My top 20 books from 2009, part two

My top 20 books from 2009, part one

mazerunnerThe Maze Runner by James Dashner
From my review: “James Dashner has created a unique vision of the future, one that is as terrifying as it is mystifying. This world is full of interesting characters: Thomas, our hero who can’t follow the rules when it means leaving someone to die; Alby, the leader of the Gladers, who is more afraid of going back to the real world than staying in the Glade; Chuck, who just wants to go home to a family who loves him; Newt, the one who believes Thomas may be the answer to it all. The Maze Runner is a very visual book – the images of the Maze, the Glade, the Homestead are all well-drawn. The Grievers are disgusting and horrifying. This book would make a fantastic film. I absolutely can’t wait to read the second – and third – installments in this trilogy.”

ageofinnocenceThe Age of Innocence by Edith Wharton
From my review: “Wharton explores the themes of family, responsibility, social mores, loyalty, and choices. I wrestled right along with Archer as he struggled to decide between his duty to his suitable wife and his love for the Countess. The author also perfectly captures the hypocrisy of society, the fickleness that has a person in good graces one minute, and the topic of every dinner-table gossip the next. There are authors who can draw rich characters, others who can put you right into a novel’s setting, still others that can craft a compelling plot. Then there are those, like Wharton, who can do all three, and also write beautiful, thoughtful phrases.”

purloinedboyThe Purloined Boy by Mortimus Clay
From my review: “Professor Clay has definitely created a world that I will be happy to visit again and again. And I don’t plan to wait until April, when the second book comes out. I plan to revisit very soon, when I read The Purloined Boy aloud to my own kids. I know they will be creeped out by the bogeys and delighted by feisty Maggie. I know that they will shudder at the supremely evil Lucian, that they will want to warn Trevor when we trusts the wrong person, that they will cheer for Trevor as he finds the courage to stand up to the bully, Meno. I know they will be riveted during the final chapters – and then stunned to know that the story doesn’t quite end, and that they will have to wait awhile to find out what happens next. Just like I was.”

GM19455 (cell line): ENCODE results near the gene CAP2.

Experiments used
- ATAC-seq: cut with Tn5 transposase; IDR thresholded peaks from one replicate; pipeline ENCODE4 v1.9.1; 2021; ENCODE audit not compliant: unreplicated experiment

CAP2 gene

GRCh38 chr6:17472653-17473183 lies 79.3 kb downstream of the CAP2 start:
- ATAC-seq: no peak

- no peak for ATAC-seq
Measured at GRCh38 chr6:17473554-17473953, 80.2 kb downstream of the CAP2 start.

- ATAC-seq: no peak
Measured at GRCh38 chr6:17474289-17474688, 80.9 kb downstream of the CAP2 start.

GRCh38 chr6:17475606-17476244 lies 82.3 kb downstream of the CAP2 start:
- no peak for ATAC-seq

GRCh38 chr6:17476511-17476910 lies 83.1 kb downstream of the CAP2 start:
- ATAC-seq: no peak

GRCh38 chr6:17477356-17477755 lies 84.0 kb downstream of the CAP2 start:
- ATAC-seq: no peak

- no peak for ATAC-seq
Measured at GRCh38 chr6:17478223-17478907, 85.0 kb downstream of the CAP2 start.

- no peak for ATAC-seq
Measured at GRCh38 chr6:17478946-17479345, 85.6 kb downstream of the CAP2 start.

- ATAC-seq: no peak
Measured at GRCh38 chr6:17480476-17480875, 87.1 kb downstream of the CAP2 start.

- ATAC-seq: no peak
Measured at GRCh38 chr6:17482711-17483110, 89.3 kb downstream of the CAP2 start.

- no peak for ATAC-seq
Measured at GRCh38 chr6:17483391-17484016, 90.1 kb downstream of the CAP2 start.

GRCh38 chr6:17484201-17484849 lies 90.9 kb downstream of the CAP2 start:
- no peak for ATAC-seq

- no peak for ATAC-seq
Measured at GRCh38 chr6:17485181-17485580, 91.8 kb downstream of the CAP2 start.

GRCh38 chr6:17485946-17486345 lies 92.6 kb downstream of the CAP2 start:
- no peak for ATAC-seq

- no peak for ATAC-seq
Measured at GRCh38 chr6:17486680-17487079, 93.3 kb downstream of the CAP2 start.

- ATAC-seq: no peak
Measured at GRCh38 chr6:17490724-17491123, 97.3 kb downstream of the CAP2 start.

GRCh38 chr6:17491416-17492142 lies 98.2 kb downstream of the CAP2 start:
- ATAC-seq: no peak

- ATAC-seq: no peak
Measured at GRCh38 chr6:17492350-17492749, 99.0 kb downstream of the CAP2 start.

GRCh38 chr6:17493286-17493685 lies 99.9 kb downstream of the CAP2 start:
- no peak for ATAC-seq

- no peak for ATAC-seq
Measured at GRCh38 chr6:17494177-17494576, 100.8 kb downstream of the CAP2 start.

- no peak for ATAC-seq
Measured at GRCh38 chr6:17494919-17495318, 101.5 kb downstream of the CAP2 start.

catchingfireCatching Fire by Suzanne Collins
From my review: “Collins has again created a page-turner of a novel. It took me no time at all to be drawn back into Katniss’s world, and by the time I reached the halfway point, I couldn’t turn the pages fast enough. Every time I thought I knew which direction the book was going, there was a turn in the plot that left me reeling. I hated turning the last page, especially knowing that I have to wait a year for the next book in the series.”

fireFire by Kristin Cashore
From my review: “Kristin Cashore has the amazing ability to create a completely real and believable world. The vivid colors of the monsters, the gray rockiness of The Dells, the vibrant exuberance of King’s City – I could see it all. She is also able to write strong female characters. Fire is strong, but vulnerable and full of compassion. She is forced to make so many decisions during the course of the book – decisions about her own future, about her relationships, about her ability.”

giverThe Giver by Lois Lowry
From my review: “The fact that Lowry could layer so much depth and truth and thought into such a short book is amazing. Jonas is a wonderful character, as is The Giver himself. The world of Sameness is described so completely as we experience Jonas’s story, that the world becomes real. I became engrossed in Jonas’s story, so much so that I wept in many different parts of the book. Anyone who reads this can’t help but become wrapped up in Jonas and his journey, and along the way be confronted with so many issues: the value of life; the way that only suffering and hardship can bring true meaning to joy and pleasure; honor and respect for the elderly; how a desire for complete comfort can lead to denying the very things that make us human.”

jennafoxThe Adoration of Jenna Fox by Mary E. Pearson
From my review: “Jenna Fox wakes up from a coma that lasted over a year. She has lost the majority of her memories. Her family has moved from Boston to California, but her father still lives and works in Boston. Her mother treats her as a fragile flower; her grandmother won’t even look her in the face. Why? The answer to that question is the premise of the book, and you do not want it spoiled for you. If you come across spoilers in other reviews, please avoid them – you’ll want to experience this book with an open mind. I honestly don’t know how to review this book, to tell you what I loved about it, without giving anything away – so I’m simply going to say that this is a must-read.”

edge of darkOn the Edge of the Dark Sea of Darkness by Andrew Peterson
From my review: “We always enjoy read-aloud time at our house, but every once in a while a book comes along that has us wanting to spend more and more time in the world it creates, and On the Edge of the Dark Sea of Darkness was one of those books. Peterson writes with wonderful description, wry humor, and immense imagination. There were times when the kids laughed out loud; other timed they were very, very quiet, hanging on my every word. They loved the creatures that inhabited the world of Skree – and cheered for ex-pirate Podo, strange but lovable Peet the Sockman, and most of all the Igiby children. As a mom, I loved the relationship that the Igiby children shared – their loyalty and intense love for each other was a huge example to my children of how they should feel about and treat each other.”

bogchildBog Child by Siobhan Dowd